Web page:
But the slow pace of Guerra’s film and lack of narrative might be hard to take for some, despite the rare see images of the Colombian jungle.
It is revealed in the end credits that it is from the diaries of the two German and American explorers that the world got to learn about these Amazon tribes. And Guerra’s heartfelt film (must be his labour of love) will extend the knowledge to the world as well.
THE MERMAID (Hong Kong 2016) ****
Directed by Stephen Chow
Thanks to Sony Pictures, THE MERMAID gets a distribution release in Canada and the United States. I just previewed the film on the second day of opening on a Saturday evening in a full-house of Cantonese speaking Asians. It was quite the experience.
THE MERMAID is produced, co-written and directed by Stephen Chow whose KUNG FU HUSTLE was widely released. To those unfamiliar with his works, his films are pure silliness. Lots of action, slapstick, fast dialogue with CGI added to this 3D comedic hilarity. The film has already broken records after opening Chinese New Year in Asia. See paragraph below (figures from and courtesy of Sony Publicity) before the review.
“MĚI RÉN YÚ (direct translation: Pretty Human Fish i.e. Mermaid)” opened in China on Chinese Lunar New Year’s Day (February 8) and shattered box office records. On opening day in China, it opened in the #1 spot, grossing a whopping $66 million. In Hong Kong, the film also opened to #1 on opening day with $709,000. To date, the film has grossed over $348 million in China. In Singapore, the film was the highest grossing Sony release for a Chinese film with $838,000, while in Malaysia it was the highest grossing opening day of all time for a Chinese-language film at $528,000. In Malaysia, it was also the highest grossing film opening on New Years and also the highest opening day gross for director Stephen Chow.
THE MERMAID tells the tale of a mermaid (Jelly Lin) who falls for the evil business tycoon (Deng Choa) she’s been sent to seduce and assassinate.
The CGI in THE MERMAID is used for the most ridiculous purposes. The flapping of the mermaid’s tail, the movements of the octopus’ tentacles, the shoals of fish in the sea, the air-borne back-strapped contraption are some examples. But, they do to Chow’s credit generate the most laughs.
Anything can happen in a Stephen Chow film and the man will do anything to get a laugh out of his audience. Take for example the important scene in which an old sage (in the form of a mermaid) tells the legendary tale of how humans and fish used to co-exist. All the mermaids and other fish are listening. Before she ends her story, she falls asleep snoring. Another is the octopus cook acting as if nothing is happening while his tentacles are being cooked up in the open kitchen.
The film contains, as in all comedies, hits and misses. The hit/miss ratio, thankfully is high, with the laughs coming fast and furious. There will be classic segments that might go down in Hong Kong comedy history like the chicken cooking/exercise segment in the Hui Brothers’ THE PRIVATE EYES. One of these is the segment where Deng Chao goes to the police station to report being kidnapped by the mermaid. (See trailer below or part of this segment.)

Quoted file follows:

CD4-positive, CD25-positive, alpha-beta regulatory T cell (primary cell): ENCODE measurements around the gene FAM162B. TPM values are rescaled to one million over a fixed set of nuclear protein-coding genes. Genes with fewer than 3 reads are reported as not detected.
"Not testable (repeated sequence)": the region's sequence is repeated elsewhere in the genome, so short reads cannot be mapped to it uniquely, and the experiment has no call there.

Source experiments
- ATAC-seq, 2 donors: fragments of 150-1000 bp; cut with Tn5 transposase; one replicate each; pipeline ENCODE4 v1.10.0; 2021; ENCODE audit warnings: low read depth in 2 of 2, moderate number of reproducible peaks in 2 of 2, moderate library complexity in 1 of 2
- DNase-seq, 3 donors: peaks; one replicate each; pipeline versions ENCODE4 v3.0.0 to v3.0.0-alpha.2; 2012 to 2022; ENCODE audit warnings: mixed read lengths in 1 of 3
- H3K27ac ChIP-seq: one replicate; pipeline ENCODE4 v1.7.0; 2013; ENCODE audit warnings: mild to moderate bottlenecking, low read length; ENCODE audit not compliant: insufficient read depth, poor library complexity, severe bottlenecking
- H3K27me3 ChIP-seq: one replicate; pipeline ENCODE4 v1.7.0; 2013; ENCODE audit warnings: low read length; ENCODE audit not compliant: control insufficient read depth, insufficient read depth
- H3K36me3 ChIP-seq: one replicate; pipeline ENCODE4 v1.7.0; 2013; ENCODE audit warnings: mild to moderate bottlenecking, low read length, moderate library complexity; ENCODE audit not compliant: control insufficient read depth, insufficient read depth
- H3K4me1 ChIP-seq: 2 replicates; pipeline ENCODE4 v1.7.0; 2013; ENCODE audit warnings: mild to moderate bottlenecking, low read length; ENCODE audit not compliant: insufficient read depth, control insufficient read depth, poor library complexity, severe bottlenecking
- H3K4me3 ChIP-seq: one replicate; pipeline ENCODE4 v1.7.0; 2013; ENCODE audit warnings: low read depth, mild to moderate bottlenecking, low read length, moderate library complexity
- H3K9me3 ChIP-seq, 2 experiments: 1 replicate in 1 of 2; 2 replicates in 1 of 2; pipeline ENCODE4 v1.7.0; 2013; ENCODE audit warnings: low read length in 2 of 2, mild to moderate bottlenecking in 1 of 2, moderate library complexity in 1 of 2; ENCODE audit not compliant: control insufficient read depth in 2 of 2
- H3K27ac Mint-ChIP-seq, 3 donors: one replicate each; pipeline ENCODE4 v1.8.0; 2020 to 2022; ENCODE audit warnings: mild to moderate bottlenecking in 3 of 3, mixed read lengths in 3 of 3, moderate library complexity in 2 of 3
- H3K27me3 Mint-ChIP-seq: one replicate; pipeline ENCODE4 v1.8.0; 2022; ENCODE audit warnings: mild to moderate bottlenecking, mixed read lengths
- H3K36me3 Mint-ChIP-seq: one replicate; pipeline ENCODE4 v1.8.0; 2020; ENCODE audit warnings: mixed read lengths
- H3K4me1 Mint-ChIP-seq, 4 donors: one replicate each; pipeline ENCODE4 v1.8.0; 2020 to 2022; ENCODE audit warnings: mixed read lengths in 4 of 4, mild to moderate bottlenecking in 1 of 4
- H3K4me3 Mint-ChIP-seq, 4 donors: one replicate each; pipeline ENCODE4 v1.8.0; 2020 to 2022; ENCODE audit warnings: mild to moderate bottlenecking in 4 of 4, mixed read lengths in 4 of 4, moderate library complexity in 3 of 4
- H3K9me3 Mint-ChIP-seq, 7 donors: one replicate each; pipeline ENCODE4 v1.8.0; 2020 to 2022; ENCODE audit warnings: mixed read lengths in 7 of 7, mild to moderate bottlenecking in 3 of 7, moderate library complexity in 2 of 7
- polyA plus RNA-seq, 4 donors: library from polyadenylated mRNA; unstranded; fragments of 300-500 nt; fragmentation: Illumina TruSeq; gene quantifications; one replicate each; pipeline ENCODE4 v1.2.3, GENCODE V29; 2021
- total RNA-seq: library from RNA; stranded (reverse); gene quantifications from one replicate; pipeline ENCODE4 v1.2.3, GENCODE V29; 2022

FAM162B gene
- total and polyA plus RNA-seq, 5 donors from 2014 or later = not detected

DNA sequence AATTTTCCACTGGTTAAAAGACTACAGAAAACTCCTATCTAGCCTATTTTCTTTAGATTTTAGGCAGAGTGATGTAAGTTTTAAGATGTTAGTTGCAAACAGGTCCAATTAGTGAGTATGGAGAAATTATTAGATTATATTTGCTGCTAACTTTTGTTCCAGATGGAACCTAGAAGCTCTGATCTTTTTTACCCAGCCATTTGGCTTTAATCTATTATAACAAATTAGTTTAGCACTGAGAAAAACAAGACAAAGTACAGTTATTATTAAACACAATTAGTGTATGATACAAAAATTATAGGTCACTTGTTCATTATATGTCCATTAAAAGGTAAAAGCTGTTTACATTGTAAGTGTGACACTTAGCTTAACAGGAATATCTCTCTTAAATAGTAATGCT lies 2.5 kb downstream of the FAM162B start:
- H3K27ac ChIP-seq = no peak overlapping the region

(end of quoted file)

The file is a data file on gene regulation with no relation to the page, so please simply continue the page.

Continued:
If you can throw logic and sanity out the window, THE MERMAID will turn out to be a big treat. THE MERMAID is as silly (and hilarious) as can be. The millions of asian moviegoers cannot be wrong.
RACE (Germany/France/Canada 2016) ***
Directed by Stephen Hopkins
The word RACE of the film title could mean the running competition or a people of the world. Stephen Hopkin’s biographical sports drama tells both the story of African American athlete Jesse Owens (Stephan James) running in the Berlin Olympic games in 1936 and the controversy ensuing with the then upcoming Hitler regime. Owens went on to win 4 gold medals. Hopkins is no stranger to biography, having directed THE LIFE AND DEATH OF PETER SELLERS.
The script, written by Joe Shrapnel and Anna Waterhouse, covers many stories. The first and foremost is the story of the athlete Owens and his white coach Larry Snyder. The other is the romance between Owens and his girl, Peggy (Amanda Crew), who he has already had a daughter with, when going to the games. A political subplot involving the boycotting of the Games by the U.S. due to Germany’s racial policy of exclusion of blacks and Jews makes good interest into an otherwise too often told tale of underdog achieving the top prize. This story pits Avery Brundage (Jeremy Irons) against host of adversaries. Despite the many stories, director Hopkins always has the main story in focus, the winning of the games, while keeping the other side stories in perspective. The overall feel is a solid narrative.